The Trump mosh pit

Are we demeaning a presidential election by saying it is reducible to sound bites? I once thought so. Until it became clear that Donald Trump, like Bernie Sanders, was somehow detecting the complex tectonic shifts inside American politics.

Some of these shifts are disturbing—blue-collar alienation, eroding civil order in some cities—but unlike his always-hedged opponent, Donald Trump slams into them.

This sort of populism is exciting, but often limited.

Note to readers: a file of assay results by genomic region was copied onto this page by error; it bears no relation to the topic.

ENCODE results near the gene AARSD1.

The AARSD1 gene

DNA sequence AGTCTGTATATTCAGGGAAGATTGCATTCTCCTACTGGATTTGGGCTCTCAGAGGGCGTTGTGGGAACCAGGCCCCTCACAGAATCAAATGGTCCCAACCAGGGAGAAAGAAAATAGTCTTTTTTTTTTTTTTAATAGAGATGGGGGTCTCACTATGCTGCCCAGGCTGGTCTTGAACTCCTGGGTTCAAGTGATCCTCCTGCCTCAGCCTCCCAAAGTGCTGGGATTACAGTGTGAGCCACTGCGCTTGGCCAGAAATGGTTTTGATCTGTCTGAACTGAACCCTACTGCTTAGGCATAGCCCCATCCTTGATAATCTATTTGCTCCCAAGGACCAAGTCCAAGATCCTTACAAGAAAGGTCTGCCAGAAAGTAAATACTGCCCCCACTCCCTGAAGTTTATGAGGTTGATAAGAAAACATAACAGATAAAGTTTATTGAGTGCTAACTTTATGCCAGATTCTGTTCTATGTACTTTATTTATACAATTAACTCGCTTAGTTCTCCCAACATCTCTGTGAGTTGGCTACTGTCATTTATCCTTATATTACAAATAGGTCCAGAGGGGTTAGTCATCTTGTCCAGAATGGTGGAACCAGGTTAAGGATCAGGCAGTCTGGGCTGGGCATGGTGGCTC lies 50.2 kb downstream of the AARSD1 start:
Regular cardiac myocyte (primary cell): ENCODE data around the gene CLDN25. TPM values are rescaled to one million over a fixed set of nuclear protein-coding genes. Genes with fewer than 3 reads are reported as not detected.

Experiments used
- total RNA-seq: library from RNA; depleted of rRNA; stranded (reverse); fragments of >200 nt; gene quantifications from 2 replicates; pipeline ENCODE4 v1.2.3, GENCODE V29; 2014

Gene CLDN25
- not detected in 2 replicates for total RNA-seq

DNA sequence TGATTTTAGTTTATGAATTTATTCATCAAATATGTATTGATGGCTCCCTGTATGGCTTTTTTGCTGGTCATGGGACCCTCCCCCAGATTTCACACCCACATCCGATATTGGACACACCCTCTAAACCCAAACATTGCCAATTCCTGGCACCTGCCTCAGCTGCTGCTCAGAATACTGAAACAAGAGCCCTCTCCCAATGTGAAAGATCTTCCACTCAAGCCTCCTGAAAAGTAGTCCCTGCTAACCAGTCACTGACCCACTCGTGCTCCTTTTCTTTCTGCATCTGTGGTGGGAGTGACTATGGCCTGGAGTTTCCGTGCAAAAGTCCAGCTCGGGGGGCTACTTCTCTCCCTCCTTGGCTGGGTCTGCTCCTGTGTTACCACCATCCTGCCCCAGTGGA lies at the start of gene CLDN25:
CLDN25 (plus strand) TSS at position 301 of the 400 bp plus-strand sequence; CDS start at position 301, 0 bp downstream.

Bernie went down because he was too one-note. Inequality wasn’t enough. Donald Trump’s one-note is trade, but his overweighting of the issue could sink him. Millions of the suburban voters he needs in battleground states have jobs connected to a strong global trading system. They don’t want to vote for Hillary, but past some point, the “Nafta” rant may prove too much.

So it’s back to the mosh pit. Yankee fans, from the boxes to the bleachers, love their team. But if a guy underperforms or dogs it, they’ll boo him mercilessly. Donald Trump survived Monday night. But one more outing like that, and his phenomenal candidacy could get booed off the field.